TEXAS CITY — Many decades ago, on a bus journeying from Brownwood to Bryan, the self-described “leader of the gang,” then known as Goober, had a Damascus Road-style experience. The impact of a heavenly voice on the young D.N. Benford Sr. has continued through his 69 years of subsequent ministry. Sixty-four of those years have been as the leader of Texas City’s 100-year-old Rising Star Missionary Baptist Church, 302 N. Oak St.
“I was 12 years old on that big old Continental bus, and it was noisy and kids were hanging out the windows, and I got this eerie, eerie feeling in my head,” he said. “At first it troubled me; I didn’t know what it was. All the fun I was having just couldn’t override it, so I finally went to the very back of the bus and wrestled with it — I was about to go berserk. Then I heard a voice saying, ‘I want you to preach.’
“I heard it several times, but I couldn’t nail it down. After seven or eight times, I knew I’d been called to preach.”
Rising Star and its longest-serving pastor have been all but inseparable since he arrived as a young man. Neither of them seems to have any intention of cutting back or slowing down. Today at 84, Benford remains an irrepressible, spiritual force, focused on the church’s youth and the needy, equipped with an impressive drive that many a much-younger clergy might well envy.
As for Rising Star, well, just about any church rounding the century mark in Texas City has had to face explosions, floods and storms. It comes with this geography. But the biggest test for Rising Star happened just two years after Benford arrived and took up his prophetic role here. The defining event is recorded in its official history:
“In 1952 the church experienced tragedy when a fire burned the sanctuary and its adjoining buildings to the ground. But God, by his grace, saw fit to strengthen the congregation and favored the flock to erect a building campus, which today consists of a sanctuary for worship, a fellowship hall and two annexes on the very spot the ashes lay.”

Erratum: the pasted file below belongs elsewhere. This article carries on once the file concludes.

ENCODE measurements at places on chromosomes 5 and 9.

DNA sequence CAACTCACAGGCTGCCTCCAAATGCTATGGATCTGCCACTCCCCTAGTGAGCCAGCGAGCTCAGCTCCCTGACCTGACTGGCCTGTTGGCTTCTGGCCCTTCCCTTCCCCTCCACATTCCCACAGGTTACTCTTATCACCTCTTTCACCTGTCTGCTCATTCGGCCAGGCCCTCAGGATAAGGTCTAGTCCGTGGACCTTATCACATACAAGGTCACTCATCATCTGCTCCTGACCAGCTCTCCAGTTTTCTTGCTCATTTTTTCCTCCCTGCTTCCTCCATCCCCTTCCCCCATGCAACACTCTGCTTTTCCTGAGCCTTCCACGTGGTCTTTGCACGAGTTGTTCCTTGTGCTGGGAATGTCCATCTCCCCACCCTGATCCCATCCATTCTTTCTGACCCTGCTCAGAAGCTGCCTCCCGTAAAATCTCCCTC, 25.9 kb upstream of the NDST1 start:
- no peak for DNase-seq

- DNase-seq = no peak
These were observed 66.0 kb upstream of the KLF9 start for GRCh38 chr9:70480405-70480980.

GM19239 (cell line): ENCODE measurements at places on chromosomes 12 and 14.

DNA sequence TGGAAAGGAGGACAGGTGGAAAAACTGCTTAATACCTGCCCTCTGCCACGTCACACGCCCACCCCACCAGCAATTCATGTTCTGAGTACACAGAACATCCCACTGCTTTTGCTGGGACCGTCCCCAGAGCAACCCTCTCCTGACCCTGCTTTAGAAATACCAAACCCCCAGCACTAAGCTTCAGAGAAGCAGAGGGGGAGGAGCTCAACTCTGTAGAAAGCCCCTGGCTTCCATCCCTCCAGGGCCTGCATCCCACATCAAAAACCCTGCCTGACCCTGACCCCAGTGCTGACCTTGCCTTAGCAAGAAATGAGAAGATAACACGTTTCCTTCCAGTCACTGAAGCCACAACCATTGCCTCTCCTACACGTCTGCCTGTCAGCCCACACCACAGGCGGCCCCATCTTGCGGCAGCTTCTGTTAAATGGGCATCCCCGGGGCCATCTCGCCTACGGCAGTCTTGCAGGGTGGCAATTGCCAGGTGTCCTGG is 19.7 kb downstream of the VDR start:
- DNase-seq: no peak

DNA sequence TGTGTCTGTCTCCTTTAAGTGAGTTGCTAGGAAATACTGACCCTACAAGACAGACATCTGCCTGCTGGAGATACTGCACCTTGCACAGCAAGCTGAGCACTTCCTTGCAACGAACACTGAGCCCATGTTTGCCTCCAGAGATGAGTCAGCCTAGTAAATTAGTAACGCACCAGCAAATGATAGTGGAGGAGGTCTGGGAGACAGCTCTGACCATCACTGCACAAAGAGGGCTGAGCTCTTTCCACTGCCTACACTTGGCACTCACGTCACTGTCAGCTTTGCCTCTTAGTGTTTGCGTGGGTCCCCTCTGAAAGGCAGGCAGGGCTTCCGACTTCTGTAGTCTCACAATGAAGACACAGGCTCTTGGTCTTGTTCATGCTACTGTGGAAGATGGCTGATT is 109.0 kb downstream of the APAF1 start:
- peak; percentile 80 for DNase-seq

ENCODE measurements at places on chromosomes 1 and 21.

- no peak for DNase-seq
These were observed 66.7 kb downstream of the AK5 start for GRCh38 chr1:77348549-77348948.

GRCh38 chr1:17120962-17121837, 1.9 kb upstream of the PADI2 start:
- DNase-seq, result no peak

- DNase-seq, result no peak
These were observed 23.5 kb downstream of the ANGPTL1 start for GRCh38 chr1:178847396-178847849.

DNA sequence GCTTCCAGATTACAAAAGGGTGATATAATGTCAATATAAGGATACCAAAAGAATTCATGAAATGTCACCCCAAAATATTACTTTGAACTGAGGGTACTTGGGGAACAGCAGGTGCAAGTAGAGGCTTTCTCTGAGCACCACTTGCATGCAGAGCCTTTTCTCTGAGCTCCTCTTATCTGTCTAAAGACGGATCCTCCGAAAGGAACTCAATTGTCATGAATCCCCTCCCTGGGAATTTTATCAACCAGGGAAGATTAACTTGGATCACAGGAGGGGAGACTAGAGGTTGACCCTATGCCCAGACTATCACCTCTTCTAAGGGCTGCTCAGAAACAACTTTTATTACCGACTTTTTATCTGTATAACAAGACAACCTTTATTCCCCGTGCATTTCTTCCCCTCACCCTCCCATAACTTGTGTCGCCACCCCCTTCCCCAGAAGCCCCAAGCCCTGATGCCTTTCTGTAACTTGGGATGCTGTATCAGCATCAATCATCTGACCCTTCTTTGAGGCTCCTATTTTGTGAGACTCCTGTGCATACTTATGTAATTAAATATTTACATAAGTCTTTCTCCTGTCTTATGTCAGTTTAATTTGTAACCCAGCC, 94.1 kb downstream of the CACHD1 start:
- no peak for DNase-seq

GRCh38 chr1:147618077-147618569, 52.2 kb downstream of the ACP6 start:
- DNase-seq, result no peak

Livenia Washington remembers that historic turning point. Her family goes back some four generations here to the 1930s.
The 76-year-old UTMB retiree was only 12 when that fire struck.
“We were like cattle losing their barn,” she said. “Some may have strayed, but they all came back. We built it all back ourselves.”
Quitting, it seems, just isn’t an acceptable plan at Rising Star, regardless of one’s age.
“Pastor has told us that he has the only job you can’t retire from,” Washington said. “He’s a God-sent man. You’re going up the wrong side of the mountain if you try to talk him out of it. His mold was broken, and there won’t be another like him.”
The Rev. James E. Daniels is on the pastoral staff there with Benford.
“It would take volumes to really talk about the accomplishments of Pastor Benford and Rising Star,” he said. “One of our greatest assets is our family atmosphere. The bedrock of our church is the scripture that talks about training up children.”
Venolia Cobbs-Hackley is another lifelong fan of both the church and its pastor, whom she describes as “well seasoned.”
“This world is in dire need of the good news, and Rising Star does her best to fulfill that obligation,” she said. “We hope you will help us celebrate this first 100 years.”
At a glance
WHAT: Rising Star Missionary Baptist Church’s 100th year celebration parade
WHEN: 10 a.m. today
ROUTE: The parade will travel west down Magnolia Street, turn right on Bayou Road, left on Cedar Drive toward Westward Street and will end at Carver Park.
INFO: Call 409-978-2210, 832-657-9385 or 409-336-1812.
WHAT: Rising Star Missionary Baptist Church’s 100th anniversary service
WHEN: 11 a.m. Sunday
WHERE: Rising Star Missionary Baptist Church, 302 N. Oak St., in Texas City